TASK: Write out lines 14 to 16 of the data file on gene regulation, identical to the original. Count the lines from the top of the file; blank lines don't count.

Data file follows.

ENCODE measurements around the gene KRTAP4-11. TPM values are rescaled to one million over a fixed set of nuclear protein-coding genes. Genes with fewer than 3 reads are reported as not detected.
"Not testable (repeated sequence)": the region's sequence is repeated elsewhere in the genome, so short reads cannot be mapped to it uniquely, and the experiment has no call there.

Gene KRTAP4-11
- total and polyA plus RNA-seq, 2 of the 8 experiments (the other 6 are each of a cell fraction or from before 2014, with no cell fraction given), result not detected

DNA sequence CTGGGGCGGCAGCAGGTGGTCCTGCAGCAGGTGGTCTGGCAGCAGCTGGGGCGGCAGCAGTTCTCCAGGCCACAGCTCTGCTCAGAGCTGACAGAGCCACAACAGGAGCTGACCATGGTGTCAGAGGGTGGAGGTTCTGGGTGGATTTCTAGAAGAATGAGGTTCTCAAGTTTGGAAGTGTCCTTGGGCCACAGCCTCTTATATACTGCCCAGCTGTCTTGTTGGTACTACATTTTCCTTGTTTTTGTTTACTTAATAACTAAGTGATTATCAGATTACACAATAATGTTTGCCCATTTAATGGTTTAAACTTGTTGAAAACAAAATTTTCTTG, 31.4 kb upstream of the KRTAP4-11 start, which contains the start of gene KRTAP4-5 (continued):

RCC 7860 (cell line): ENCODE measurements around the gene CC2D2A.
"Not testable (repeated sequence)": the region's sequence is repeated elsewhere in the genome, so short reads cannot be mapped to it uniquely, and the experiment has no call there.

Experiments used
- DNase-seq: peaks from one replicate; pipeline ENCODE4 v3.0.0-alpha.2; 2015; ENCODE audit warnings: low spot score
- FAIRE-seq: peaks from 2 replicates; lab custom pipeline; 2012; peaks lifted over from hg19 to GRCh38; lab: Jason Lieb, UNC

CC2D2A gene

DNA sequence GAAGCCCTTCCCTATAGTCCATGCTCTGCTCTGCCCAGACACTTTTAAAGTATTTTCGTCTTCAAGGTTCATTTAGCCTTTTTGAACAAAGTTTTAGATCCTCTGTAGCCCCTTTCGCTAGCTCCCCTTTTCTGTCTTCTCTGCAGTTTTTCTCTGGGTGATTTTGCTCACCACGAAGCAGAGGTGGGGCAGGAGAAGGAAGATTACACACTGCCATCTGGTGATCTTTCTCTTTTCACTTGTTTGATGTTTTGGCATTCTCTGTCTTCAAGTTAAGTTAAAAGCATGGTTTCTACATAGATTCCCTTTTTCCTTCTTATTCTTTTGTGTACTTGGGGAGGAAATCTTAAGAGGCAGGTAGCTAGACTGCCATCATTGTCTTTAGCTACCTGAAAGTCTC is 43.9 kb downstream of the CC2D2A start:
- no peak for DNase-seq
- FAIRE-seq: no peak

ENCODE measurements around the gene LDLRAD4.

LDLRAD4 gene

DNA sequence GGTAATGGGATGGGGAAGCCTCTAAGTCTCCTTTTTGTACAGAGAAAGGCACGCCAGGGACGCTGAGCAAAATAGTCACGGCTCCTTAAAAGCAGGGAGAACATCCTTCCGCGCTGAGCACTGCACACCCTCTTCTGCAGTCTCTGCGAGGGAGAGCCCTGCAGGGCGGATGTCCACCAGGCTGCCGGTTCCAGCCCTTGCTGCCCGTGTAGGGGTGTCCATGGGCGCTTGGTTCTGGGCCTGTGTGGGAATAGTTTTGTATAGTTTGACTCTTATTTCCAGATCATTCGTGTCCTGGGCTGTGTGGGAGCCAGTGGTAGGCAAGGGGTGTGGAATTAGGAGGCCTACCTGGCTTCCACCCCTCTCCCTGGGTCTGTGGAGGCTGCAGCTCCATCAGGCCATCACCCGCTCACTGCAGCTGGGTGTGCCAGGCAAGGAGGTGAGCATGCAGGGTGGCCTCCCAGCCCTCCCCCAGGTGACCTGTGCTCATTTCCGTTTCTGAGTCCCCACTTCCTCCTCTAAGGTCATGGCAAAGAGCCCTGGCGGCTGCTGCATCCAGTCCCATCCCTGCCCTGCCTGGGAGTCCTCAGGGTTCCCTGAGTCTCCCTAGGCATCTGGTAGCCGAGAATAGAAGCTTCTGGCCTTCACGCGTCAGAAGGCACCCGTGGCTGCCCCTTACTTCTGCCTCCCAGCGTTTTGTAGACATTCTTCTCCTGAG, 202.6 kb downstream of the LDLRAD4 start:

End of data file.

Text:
- FAIRE-seq: no peak

ENCODE measurements around the gene LDLRAD4.

LDLRAD4 gene